Title

The political culture of Northern African-American activists, 1830-1859

Date of Award

1992

Degree Type

Dissertation

Degree Name

Doctor of Philosophy (PhD)

Department

History

Advisor(s)

J. Roger Sharp

Second Advisor

J. Roger Sharp

Keywords

Activism, African-Americans, Abolitionists, Manhood, Womanhood

Subject Categories

History

Abstract

This is a study of the African American men and women who were active in efforts to improve the position of their people and in ending slavery. Its major contributions are the insights that flow from the use of the concept of manhood to explain African Americans' sense of themselves. The argument is made that activists used statements like "We are Men!" and referred to their manhood so frequently because such terms expressed their sense of identity. Much of the dissertation is devoted to teasing out the meanings of manhood by examining the contexts in which the term is used. This leads to an important finding: the male activists' understanding of manhood differed sharply from that of the mass of Northern African American males. This discovery, it is suggested, goes a long way towards explaining the failure of the activists to mobilize a following.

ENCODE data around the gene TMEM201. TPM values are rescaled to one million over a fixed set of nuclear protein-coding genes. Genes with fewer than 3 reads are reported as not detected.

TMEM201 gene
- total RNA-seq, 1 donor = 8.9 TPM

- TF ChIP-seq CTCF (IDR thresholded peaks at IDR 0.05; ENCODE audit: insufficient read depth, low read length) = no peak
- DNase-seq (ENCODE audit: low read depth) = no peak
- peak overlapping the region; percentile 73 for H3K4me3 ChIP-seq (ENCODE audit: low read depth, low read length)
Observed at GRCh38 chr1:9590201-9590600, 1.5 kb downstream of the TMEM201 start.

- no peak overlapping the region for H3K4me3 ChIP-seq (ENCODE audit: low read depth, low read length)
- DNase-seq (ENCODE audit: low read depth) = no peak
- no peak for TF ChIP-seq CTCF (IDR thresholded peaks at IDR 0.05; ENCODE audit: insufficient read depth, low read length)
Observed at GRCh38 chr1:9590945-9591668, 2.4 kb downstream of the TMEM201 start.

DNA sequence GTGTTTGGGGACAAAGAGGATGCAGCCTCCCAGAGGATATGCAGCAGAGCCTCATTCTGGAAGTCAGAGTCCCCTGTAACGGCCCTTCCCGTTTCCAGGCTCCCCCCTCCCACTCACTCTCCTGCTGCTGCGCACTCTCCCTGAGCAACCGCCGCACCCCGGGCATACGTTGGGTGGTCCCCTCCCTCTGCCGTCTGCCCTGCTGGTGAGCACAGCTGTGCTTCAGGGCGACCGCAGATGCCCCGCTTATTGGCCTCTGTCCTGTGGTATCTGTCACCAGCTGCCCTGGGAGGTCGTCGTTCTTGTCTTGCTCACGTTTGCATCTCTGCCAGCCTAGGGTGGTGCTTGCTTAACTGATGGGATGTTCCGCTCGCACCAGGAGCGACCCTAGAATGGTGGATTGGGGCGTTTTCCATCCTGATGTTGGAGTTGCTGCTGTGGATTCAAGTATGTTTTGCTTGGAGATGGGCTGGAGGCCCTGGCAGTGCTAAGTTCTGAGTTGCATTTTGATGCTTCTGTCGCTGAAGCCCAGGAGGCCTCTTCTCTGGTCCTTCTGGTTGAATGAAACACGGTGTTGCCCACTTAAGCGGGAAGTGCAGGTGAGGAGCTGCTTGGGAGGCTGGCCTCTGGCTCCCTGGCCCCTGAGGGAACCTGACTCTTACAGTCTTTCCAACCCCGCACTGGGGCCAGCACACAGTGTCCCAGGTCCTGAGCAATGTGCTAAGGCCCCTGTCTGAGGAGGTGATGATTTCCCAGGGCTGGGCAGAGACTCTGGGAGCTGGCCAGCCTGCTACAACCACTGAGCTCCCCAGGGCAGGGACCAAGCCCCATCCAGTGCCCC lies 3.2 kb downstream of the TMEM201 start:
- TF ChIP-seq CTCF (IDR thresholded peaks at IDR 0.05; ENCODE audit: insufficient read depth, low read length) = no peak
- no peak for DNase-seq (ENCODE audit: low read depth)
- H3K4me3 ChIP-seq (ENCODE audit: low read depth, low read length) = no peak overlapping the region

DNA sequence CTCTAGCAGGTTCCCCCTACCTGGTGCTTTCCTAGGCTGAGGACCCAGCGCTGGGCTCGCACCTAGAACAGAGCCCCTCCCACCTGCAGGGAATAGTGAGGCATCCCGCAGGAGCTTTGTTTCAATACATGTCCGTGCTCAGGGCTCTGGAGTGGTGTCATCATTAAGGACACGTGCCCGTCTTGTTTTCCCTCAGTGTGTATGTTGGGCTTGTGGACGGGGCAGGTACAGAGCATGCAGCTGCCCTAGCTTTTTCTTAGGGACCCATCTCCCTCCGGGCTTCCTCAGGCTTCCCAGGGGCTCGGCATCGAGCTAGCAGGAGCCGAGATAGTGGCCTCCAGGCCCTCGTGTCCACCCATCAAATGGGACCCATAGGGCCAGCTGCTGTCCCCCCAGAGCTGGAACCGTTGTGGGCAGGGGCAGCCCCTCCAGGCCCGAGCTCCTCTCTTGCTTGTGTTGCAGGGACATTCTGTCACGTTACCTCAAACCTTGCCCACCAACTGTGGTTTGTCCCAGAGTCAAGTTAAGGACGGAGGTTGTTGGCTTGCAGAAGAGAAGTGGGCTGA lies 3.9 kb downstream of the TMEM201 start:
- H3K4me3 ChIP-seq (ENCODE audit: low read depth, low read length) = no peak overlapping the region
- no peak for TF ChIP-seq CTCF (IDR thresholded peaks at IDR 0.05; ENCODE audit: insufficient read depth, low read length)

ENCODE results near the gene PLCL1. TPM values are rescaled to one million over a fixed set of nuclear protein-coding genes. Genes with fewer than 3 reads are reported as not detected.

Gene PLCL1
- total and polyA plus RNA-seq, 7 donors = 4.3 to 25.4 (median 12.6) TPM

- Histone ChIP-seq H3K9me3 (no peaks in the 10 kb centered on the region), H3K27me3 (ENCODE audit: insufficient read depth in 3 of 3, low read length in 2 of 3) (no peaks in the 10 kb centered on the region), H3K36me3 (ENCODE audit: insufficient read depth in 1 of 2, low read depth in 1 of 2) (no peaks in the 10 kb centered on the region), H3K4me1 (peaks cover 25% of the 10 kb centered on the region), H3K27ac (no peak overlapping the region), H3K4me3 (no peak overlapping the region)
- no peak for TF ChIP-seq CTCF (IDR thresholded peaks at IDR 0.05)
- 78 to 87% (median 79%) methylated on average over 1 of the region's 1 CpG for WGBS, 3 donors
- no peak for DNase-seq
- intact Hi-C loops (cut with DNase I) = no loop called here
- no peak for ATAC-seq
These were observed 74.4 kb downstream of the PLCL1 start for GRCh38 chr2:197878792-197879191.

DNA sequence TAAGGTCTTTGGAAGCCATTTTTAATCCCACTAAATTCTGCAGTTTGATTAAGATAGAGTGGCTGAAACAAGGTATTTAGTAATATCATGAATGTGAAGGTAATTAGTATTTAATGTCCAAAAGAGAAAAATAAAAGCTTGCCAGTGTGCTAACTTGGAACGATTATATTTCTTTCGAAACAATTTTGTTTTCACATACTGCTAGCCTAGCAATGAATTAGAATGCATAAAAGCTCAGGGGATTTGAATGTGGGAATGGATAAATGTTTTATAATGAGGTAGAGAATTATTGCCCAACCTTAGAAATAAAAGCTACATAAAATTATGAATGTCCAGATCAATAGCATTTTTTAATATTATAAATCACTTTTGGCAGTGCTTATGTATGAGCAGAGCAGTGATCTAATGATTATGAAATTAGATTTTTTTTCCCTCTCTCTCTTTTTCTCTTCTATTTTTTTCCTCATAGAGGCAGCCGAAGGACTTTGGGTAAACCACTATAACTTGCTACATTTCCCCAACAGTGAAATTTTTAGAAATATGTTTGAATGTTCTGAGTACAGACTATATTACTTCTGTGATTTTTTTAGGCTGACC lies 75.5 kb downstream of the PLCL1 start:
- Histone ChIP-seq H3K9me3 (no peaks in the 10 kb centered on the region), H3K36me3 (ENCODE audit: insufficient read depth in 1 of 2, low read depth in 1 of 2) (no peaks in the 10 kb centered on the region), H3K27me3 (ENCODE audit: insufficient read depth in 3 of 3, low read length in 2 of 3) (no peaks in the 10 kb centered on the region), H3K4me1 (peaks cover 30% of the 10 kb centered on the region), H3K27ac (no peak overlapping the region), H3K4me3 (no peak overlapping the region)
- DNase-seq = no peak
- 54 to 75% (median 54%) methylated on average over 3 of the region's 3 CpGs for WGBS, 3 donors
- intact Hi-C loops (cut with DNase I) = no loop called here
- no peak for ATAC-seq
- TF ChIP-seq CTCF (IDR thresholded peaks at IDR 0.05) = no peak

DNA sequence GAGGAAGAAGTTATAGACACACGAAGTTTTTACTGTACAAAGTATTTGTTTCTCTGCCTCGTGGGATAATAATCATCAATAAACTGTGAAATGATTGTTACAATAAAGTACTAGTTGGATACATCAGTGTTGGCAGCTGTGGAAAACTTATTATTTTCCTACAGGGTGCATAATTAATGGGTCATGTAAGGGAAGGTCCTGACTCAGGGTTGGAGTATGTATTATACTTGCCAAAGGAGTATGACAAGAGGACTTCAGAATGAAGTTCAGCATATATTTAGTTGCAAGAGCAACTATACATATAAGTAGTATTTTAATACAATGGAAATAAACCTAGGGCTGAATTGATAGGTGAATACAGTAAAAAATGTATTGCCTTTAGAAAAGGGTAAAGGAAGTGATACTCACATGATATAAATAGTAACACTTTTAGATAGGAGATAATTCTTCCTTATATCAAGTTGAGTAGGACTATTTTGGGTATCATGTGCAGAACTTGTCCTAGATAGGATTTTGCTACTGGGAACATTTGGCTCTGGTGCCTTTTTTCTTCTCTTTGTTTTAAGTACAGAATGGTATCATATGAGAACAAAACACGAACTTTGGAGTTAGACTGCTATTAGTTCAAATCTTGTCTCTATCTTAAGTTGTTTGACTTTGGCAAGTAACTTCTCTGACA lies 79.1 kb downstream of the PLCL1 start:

The roles of African American women are also examined. Activist women are found to have had two modes of womanhood, one of which matched closely that of the mass of Northern African American women and the other more closely related to the manhood ideal of activist men. For women, however, womanhood was not the key concept in their self-definition. Reasons why this may have been so are traced back to the different experience of men and women in slavery. Finally, the problematic nature of male-female relationships under the constraints of these various modes of self-identification is suggested.

This study provides a way of understanding the values of African American activists. It helps explains their efforts and sheds light on their limitations as leaders. While many historians have commented on this failure and have tied it to the economic standing of the activists or their powerlessness in society or to inter-personal squabbling or a combination of these factors, this dissertation significantly modifies their conclusions.

In addition to a close reading of the literary remains of black activists, this study performs a content analysis of 1004 resolutions adopted by local and state meetings of African Americans held between 1831 and 1859.

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